Can Facebook Posts Be Used in Family Court?

Going through a divorce or other family law matter, like a custody dispute, can be a grueling and emotionally exhausting time. Having the support of family and friends is more important than ever which is why you may be tempted to turn to social media in a big way. Postings and messages sent out to your circle of friends can be reassuring, giving you the vote of confidence and emotional support you need at such a stressful time. Is this a good idea? Most attorneys will probably tell you no. Of course, it depends on what you post. However, it can be too tempting to post rants or to make revealing mistakes that can harm your case when you are under enormous emotional pressure. The problem is those posts can later be used against you in court.

This above applies not only to Facebook but to all of the social media outlets, including Twitter, Instagram, and more. It can be very easy to post damning evidence against yourself that can harm your legal standing in your divorce or other family law matter. This is often unknown or forgotten in the heat of the moment by social media users. However, as long as the posts are presented as legally-obtained records, they constitute valid evidence in a court of law.

Heading for divorce or another family law matter in Riverside County? Let our experienced team at Hanson, Gorian, Bradford & Hanich help. Call (951) 506-6654 to speak with an attorney in a complimentary consultation about your case.

How Can Social Media Derail Your Case?

When you post on social media, you are exposing yourself. Examples of that exposure can include:

  • Making it appear that you have more income or assets than what you are claiming in court. You could be claiming that you can’t afford a certain amount of child support or alimony while posting yourself enjoying an expensive vacation or something equally pricey. Postings can also expose assets that a spouse may be hiding from the other spouse.
  • Drug use or excessive alcohol use that could be used against you to show that you are unfit to have shared custody of your kids.
  • Neglect of your kids if you post yourself enjoying the party life when they are on your watch and you have left them home alone.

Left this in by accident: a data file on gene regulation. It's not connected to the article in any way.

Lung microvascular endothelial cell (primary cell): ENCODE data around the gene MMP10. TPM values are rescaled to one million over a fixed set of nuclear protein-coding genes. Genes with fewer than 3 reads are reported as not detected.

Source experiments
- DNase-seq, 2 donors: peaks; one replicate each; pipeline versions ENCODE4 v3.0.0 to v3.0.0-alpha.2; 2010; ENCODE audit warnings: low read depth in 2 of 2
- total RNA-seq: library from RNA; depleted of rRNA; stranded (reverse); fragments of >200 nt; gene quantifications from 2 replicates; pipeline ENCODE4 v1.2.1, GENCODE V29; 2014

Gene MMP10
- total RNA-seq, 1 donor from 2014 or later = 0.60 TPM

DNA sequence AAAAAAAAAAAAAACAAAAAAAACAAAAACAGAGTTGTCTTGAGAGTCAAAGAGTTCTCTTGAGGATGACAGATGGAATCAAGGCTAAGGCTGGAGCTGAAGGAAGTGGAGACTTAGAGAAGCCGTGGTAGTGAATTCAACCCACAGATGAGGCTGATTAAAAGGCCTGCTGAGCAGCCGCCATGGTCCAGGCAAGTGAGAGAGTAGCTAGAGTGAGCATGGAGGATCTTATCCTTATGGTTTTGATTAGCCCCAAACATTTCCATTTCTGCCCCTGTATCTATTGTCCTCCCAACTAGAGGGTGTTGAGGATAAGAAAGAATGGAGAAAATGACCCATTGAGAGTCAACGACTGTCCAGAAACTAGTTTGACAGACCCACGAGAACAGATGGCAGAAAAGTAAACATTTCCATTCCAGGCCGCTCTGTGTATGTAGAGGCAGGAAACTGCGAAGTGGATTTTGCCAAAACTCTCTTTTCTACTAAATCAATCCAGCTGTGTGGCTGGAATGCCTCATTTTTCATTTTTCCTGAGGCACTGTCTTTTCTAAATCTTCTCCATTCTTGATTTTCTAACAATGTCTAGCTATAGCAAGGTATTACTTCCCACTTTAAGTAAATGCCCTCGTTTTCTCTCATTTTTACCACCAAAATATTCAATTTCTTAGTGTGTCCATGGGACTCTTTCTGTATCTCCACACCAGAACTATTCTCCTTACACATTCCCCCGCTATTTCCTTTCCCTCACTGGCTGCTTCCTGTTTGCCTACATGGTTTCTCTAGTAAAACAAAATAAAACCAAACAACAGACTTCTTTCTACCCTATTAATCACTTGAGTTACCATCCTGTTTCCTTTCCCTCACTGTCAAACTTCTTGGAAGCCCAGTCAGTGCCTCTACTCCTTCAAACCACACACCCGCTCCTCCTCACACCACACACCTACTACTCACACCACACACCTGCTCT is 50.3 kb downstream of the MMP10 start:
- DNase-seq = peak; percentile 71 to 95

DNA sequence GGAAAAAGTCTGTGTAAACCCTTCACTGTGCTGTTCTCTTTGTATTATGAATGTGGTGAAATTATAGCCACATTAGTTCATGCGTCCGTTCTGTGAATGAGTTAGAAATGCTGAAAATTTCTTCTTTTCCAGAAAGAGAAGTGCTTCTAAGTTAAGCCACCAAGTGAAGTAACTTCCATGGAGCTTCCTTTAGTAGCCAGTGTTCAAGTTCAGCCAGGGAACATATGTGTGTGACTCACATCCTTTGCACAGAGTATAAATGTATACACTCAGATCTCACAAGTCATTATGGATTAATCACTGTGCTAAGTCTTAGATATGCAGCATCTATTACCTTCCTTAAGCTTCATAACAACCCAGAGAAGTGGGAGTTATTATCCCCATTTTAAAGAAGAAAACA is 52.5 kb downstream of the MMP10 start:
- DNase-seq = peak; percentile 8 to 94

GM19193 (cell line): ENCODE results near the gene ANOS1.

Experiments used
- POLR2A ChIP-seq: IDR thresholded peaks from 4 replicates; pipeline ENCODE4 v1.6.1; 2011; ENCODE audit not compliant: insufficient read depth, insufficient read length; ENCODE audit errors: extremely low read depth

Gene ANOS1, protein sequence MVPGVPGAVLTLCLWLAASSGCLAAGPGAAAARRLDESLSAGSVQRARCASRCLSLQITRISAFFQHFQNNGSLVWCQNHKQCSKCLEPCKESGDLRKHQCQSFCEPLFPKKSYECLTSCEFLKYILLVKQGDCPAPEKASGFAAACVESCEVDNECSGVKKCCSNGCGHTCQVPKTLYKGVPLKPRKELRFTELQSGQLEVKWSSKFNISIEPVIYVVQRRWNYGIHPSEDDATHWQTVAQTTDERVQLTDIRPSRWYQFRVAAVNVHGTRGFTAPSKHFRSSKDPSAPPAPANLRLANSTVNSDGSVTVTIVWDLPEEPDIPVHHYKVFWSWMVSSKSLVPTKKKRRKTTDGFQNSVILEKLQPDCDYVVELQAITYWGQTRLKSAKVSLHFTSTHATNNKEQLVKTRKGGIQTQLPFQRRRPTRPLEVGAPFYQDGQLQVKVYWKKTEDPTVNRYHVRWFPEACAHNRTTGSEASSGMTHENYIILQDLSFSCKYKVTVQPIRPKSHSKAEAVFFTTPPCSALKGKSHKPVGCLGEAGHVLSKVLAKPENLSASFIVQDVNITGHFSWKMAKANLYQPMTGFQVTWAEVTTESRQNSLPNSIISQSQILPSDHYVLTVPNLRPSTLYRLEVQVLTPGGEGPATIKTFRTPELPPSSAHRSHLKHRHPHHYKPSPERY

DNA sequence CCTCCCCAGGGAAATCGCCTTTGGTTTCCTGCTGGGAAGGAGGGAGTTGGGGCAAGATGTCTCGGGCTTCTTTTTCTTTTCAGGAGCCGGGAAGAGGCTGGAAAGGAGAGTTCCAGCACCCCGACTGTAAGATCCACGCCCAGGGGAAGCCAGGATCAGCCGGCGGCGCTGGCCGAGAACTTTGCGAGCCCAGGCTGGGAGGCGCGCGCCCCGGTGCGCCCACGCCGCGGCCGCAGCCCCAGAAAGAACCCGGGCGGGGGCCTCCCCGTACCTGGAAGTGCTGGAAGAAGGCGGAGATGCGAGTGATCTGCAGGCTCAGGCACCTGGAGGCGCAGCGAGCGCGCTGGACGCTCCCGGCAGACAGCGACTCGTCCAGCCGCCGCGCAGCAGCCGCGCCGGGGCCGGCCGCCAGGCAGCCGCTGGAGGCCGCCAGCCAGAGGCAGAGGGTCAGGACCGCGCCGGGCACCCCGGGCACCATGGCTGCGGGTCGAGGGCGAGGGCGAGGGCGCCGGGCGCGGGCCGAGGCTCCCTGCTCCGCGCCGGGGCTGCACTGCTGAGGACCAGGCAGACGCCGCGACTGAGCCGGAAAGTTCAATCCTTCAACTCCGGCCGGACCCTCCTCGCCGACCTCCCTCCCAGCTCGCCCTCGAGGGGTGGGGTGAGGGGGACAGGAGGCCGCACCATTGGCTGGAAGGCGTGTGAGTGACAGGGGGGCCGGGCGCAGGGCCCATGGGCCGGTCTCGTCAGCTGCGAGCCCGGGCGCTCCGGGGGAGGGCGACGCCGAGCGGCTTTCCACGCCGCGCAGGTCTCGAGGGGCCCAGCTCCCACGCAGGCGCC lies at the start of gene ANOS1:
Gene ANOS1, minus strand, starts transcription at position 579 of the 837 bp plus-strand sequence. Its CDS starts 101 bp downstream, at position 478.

• Messages on Facebook that document the fact that you refused to allow your ex-spouse to have access to the kids; this shows that you violated the court order regarding custody and visitation.
  • Other exposures of potentially bad or harmful behavior or personal choices that could compromise your case.

It is important to remember that, even with privacy settings that are supposed to protect you, what you post can eventually get seen by those you would rather not have seen it. So what should you do? For full insurance, don’t post anything at all. You could even delete your social media accounts while your case is pending. If you think you can refrain from damaging outbursts, then keep your accounts but never hit the send button on any message or post without letting it sit for a time. ThenĀ rereadĀ it with a critical eye. Keep your messages and posts short and try to stick to the facts without a lot of drama. Bear in mind that whatever you post might be viewed by a judge and everyone else in your court case someday.

Divorce Is Hard But We Can Help

The above is basic guidance for those facing the difficulties of divorce and other family law issues. At Hanson, Gorian, Bradford & Hanich, we understand what you are going through. We have represented countless individuals in Riverside County facing family law matters in even the most complex and contentious cases. Our legal team includes a Board-Certified Family Law Specialist who brings the highest level of training and professionalism to your case and can be called a “legal expert” in this practice area. Let us provide all the guidance and skills you need to help you reach the best possible case outcome.

Reach out to our firm at (951) 506-6654 for the help you need today.


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